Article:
My family and I are just back from a week at the beach. Content from winning the Port Fairy boogie boarding championship,* I’ll soon get back to bashing the Australian curriculum and to other topics. First, a quick one, on some old books.
As is typical, the beach house where we stayed contained an odd assortment of games and DVDs and books. Oddest of the books was a selection from “The Marshall Cavendish Learning System”. These books are from the late 60s and rang the vaguest of bells, but I have no idea what the “learning system” was, if anything other than marketing, nor for whom the books were intended. The books, with no distinguishable authors, were published by the UK company Marshall Cavendish, which is now a Singaporean entity, or part of a Thai brewery, or something. God knows.
What is notable is that the books are good.
The “learning system” seemed to have consisted of six categories of books, with twelve books in each category. There were eleven of these books in the beach house, and I browsed a number of them; they were all interesting and well-written, serviceable and economical; in sixty or so pages, each book presented genuinely deep ideas in an intelligent manner. There was no flamboyance or fluff.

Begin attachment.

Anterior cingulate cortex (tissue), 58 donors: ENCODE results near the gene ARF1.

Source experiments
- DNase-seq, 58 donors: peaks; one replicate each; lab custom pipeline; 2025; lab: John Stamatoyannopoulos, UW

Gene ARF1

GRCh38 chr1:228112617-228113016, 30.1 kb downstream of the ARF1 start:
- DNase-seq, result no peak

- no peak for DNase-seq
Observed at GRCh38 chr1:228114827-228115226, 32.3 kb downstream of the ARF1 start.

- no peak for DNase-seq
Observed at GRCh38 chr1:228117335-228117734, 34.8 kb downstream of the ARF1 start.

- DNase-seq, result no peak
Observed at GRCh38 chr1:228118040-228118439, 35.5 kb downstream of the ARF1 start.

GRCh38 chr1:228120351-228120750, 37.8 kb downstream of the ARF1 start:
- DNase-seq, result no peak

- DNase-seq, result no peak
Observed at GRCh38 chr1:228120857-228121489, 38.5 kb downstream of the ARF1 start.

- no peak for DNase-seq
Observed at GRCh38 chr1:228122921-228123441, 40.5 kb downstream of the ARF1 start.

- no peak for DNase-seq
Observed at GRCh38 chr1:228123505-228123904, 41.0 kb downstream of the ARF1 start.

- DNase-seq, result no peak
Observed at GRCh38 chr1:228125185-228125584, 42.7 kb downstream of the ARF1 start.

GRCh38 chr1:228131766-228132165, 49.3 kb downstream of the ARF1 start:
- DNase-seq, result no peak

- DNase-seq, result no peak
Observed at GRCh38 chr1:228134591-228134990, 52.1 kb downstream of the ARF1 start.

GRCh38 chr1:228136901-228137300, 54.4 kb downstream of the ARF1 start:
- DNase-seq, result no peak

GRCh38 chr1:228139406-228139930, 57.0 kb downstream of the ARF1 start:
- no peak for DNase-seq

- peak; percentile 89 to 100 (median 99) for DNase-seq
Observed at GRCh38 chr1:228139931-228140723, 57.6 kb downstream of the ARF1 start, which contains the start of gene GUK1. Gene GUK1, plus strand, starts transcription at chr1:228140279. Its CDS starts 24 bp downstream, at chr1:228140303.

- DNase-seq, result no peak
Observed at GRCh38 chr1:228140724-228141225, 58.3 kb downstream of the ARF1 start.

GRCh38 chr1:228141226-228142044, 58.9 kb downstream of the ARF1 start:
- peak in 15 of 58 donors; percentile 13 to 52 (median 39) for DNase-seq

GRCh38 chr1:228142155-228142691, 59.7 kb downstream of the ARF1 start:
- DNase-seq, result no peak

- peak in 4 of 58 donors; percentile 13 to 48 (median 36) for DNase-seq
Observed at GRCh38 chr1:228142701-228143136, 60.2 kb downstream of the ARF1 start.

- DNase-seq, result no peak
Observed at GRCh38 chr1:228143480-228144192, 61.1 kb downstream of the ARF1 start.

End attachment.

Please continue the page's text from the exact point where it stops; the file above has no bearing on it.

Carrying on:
There were two mathematics books in the Physical Science category, one on pure mathematics and one on applied. Both were good, not always clear and not totally free from error, but the books intelligently introduced a selection of well-chosen topics.
The clear purpose of all the books was to educate rather than to entertain. Thus, and although the books are of course very dated, they seem fundamentally better than any modern equivalent. As I indicated, the books are good.
*) Imaginary victories are just as valid.